How Recent Innovations to Detectors and Sensors Have Made Continuous Bioprocessing ViableFeb 21, 2019
It has been known for some time that continuous bioprocessing would be a useful strategy in biopharmaceutical production, but it was not quite possible on an industrial scale. Recently, advances to detectors and sensors responsible for measuring real-time critical process parameters and essential attributes of quality have made this idea feasible. Currently, there is a dramatic rise in continuous bioprocessing which would have been impossible without such improvements, either at-line or in-line.
Benefits Associated with Continuous Bioprocessing
Opting to use continuous bioprocessing in pharmaceutical manufacturing delivers a host of potential benefits. These advantages have spurred the innovation among sensors and the efforts to overcome other challenges. The advantages of continuous bioprocessing include quality improvement, time savings, and cost savings.
Process intensification, which is considered the forerunner for continuous manufacturing, lets drug manufacturers reduce their cost of goods by as much as 75 percent. That advantage alone is pushing many researchers to do everything possible to overcome the hurdles preventing a full shift to continuous bioprocessing.
The Role of Real-Time Measurements for Continuous Bioprocessing
To make use of continuous bioprocessing, it is necessary to have automation, analytics, and control to improve product safety and quality. Determining the ideal level of control and automation has been challenging for drug manufacturers. This is where the sensors and detectors come into play, as they must be ready to measure both the critical quality attributes and the essential process parameters in real-time. Without those real-time sensors and detectors in place, it is impossible to determine the level of control vs. automation and to trust that the system will complete its job.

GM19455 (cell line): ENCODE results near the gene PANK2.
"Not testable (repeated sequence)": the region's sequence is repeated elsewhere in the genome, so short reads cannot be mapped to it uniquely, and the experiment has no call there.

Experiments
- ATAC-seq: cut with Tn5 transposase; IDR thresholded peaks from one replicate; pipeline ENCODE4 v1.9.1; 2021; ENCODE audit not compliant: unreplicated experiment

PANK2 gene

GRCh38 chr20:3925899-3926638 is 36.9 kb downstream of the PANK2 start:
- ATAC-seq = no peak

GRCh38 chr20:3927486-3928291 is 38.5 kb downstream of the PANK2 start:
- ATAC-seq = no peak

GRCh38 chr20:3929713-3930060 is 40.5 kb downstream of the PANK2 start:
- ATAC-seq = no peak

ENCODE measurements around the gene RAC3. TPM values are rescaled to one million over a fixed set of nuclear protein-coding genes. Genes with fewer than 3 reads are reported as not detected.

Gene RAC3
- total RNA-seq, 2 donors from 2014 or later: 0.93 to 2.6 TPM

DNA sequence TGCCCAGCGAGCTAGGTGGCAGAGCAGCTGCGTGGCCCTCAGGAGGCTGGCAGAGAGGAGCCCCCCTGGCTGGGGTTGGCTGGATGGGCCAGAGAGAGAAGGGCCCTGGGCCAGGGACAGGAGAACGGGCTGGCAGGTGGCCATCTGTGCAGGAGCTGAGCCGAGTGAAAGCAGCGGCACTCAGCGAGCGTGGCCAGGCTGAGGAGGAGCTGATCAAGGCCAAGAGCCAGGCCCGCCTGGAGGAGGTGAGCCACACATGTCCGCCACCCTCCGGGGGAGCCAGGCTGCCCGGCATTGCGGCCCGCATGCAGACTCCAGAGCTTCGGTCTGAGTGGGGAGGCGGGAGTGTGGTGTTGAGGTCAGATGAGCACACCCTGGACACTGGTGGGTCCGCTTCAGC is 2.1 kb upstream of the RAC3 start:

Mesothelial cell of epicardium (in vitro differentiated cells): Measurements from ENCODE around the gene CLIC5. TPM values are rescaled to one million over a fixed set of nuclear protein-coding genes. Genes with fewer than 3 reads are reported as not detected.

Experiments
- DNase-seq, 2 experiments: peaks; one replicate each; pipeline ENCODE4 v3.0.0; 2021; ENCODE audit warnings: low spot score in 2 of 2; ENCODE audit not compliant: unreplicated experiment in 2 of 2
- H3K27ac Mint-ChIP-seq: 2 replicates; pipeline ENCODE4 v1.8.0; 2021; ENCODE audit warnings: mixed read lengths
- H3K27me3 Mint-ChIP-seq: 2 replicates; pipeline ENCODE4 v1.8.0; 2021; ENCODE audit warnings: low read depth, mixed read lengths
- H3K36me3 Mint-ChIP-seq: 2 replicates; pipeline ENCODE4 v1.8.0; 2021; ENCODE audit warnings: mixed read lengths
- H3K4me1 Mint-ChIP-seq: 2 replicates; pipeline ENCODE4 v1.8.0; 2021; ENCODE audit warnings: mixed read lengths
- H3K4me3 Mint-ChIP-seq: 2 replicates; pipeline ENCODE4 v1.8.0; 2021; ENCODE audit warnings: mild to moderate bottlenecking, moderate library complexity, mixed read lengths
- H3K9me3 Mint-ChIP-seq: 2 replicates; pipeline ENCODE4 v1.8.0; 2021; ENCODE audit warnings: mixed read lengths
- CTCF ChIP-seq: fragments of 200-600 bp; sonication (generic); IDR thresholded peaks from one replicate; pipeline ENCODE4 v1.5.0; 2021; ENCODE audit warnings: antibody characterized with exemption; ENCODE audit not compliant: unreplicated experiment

Join us Wednesday, March 20th, 2019
What Is Needed from the Sensors?
Despite the advances in process analytical technologies and sensors, more innovation is needed to enhance the process monitoring and improve the real-time release of products. Those sensors need to be capable of operating in-line for weeks on end, without any fouling or drifting.
Data Remains a Technical Gap
Even with innovations, data is still a technical gap slowing down the adoption of continuous bioprocessing. There are not yet enough case studies or experimental data published to show that these processing methods will be effective and deliver the advantages that their proponents claim. Researchers must continue to gather data, which is only possible via the sensors and detectors. Those sensors can record the data from the continuous bioprocessing of commercialized drugs to show the success of the process. As such, the innovations of those sensors has increased the amount of data available, helping prove the value of continuous bioprocessing.
Advances in the Internet of Things Have Also Helped
Innovations related to the Internet of Things (IoT) are also playing a role in the viability of continuous bioprocessing. IoT can be used for each detector or sensor to gather information and store it seamlessly. IoT additionally makes it simpler to collect the data that can streamline the transition from the current processes to continuous bioprocessing.
The Present and Future of Continuous Bioprocessing
The advances in detectors and sensors for real-time critical process parameters and other data have helped lead continuous bioprocessing to become more viable. Yet that does not necessarily mean this technique is already widespread. It is slowly gaining adoption, as mostly single-use bioreactors with a smaller-scale perfusion make the transition. Both in 2016 and 2017, a third of biopharmaceutical manufacturers indicated they were working toward at least testing continuous bioprocessing upstream, with closer to 25 percent looking at downstream technologies.
Experts agree that as the variety of products produced through continuous bioprocessing increases, it will rapidly proliferate since other manufacturers will quickly see the advantages.
Interested in more?
- Bioprocessing Single-use Technologies - A Primer
- Anatomy of Films Used in Bioprocessing
- The Rise of Single-use Bioreactors: Why make the Switch?
Subscribe to notifications about new posts to the Sourcebook Knowledge Center.